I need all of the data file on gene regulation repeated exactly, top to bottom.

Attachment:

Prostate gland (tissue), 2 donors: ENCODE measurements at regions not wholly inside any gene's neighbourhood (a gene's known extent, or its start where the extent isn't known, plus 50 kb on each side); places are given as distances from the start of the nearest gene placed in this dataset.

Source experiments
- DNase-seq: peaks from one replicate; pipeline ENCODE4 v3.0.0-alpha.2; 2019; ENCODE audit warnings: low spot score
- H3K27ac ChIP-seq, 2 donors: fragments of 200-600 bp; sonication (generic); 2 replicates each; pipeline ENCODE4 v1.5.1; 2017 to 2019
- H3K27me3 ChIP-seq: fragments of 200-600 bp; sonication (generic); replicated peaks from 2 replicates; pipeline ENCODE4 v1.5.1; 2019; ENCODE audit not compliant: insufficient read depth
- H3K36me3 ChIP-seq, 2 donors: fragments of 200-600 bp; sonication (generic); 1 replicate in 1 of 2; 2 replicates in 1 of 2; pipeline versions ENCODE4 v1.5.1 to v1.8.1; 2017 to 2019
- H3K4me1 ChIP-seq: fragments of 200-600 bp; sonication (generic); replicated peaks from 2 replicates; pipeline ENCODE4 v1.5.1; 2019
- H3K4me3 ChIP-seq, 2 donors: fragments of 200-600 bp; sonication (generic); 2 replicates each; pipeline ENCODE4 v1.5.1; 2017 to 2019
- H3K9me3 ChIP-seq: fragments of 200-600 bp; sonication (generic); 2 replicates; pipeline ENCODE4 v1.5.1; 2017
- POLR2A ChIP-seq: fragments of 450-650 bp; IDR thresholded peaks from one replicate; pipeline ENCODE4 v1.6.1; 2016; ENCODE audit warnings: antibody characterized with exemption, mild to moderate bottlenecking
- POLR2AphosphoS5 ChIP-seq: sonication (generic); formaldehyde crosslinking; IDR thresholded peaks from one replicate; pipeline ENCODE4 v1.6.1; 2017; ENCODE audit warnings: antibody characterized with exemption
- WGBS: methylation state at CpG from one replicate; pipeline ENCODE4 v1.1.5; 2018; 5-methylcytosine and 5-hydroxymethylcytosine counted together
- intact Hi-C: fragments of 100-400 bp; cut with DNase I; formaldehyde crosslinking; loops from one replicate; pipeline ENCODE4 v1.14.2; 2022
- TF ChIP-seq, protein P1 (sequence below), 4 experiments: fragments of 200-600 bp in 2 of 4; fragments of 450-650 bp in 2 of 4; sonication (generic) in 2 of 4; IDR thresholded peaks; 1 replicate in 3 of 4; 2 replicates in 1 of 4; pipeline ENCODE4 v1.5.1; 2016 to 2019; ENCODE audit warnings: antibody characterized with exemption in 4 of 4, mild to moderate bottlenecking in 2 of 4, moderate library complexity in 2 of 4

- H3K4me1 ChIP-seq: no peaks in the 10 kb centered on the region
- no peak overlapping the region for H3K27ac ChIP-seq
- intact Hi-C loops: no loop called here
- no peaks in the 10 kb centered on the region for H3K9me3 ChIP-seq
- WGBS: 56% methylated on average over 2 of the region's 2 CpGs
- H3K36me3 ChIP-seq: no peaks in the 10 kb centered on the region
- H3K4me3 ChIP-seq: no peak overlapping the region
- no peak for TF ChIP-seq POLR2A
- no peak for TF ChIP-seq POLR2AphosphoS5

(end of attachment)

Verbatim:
Prostate gland (tissue), 2 donors: ENCODE measurements at regions not wholly inside any gene's neighbourhood (a gene's known extent, or its start where the extent isn't known, plus 50 kb on each side); places are given as distances from the start of the nearest gene placed in this dataset.

Source experiments
- DNase-seq: peaks from one replicate; pipeline ENCODE4 v3.0.0-alpha.2; 2019; ENCODE audit warnings: low spot score
- H3K27ac ChIP-seq, 2 donors: fragments of 200-600 bp; sonication (generic); 2 replicates each; pipeline ENCODE4 v1.5.1; 2017 to 2019
- H3K27me3 ChIP-seq: fragments of 200-600 bp; sonication (generic); replicated peaks from 2 replicates; pipeline ENCODE4 v1.5.1; 2019; ENCODE audit not compliant: insufficient read depth
- H3K36me3 ChIP-seq, 2 donors: fragments of 200-600 bp; sonication (generic); 1 replicate in 1 of 2; 2 replicates in 1 of 2; pipeline versions ENCODE4 v1.5.1 to v1.8.1; 2017 to 2019
- H3K4me1 ChIP-seq: fragments of 200-600 bp; sonication (generic); replicated peaks from 2 replicates; pipeline ENCODE4 v1.5.1; 2019
- H3K4me3 ChIP-seq, 2 donors: fragments of 200-600 bp; sonication (generic); 2 replicates each; pipeline ENCODE4 v1.5.1; 2017 to 2019
- H3K9me3 ChIP-seq: fragments of 200-600 bp; sonication (generic); 2 replicates; pipeline ENCODE4 v1.5.1; 2017
- POLR2A ChIP-seq: fragments of 450-650 bp; IDR thresholded peaks from one replicate; pipeline ENCODE4 v1.6.1; 2016; ENCODE audit warnings: antibody characterized with exemption, mild to moderate bottlenecking
- POLR2AphosphoS5 ChIP-seq: sonication (generic); formaldehyde crosslinking; IDR thresholded peaks from one replicate; pipeline ENCODE4 v1.6.1; 2017; ENCODE audit warnings: antibody characterized with exemption
- WGBS: methylation state at CpG from one replicate; pipeline ENCODE4 v1.1.5; 2018; 5-methylcytosine and 5-hydroxymethylcytosine counted together
- intact Hi-C: fragments of 100-400 bp; cut with DNase I; formaldehyde crosslinking; loops from one replicate; pipeline ENCODE4 v1.14.2; 2022
- TF ChIP-seq, protein P1 (sequence below), 4 experiments: fragments of 200-600 bp in 2 of 4; fragments of 450-650 bp in 2 of 4; sonication (generic) in 2 of 4; IDR thresholded peaks; 1 replicate in 3 of 4; 2 replicates in 1 of 4; pipeline ENCODE4 v1.5.1; 2016 to 2019; ENCODE audit warnings: antibody characterized with exemption in 4 of 4, mild to moderate bottlenecking in 2 of 4, moderate library complexity in 2 of 4

- H3K4me1 ChIP-seq: no peaks in the 10 kb centered on the region
- no peak overlapping the region for H3K27ac ChIP-seq
- intact Hi-C loops: no loop called here
- no peaks in the 10 kb centered on the region for H3K9me3 ChIP-seq
- WGBS: 56% methylated on average over 2 of the region's 2 CpGs
- H3K36me3 ChIP-seq: no peaks in the 10 kb centered on the region
- H3K4me3 ChIP-seq: no peak overlapping the region
- no peak for TF ChIP-seq POLR2A
- no peak for TF ChIP-seq POLR2AphosphoS5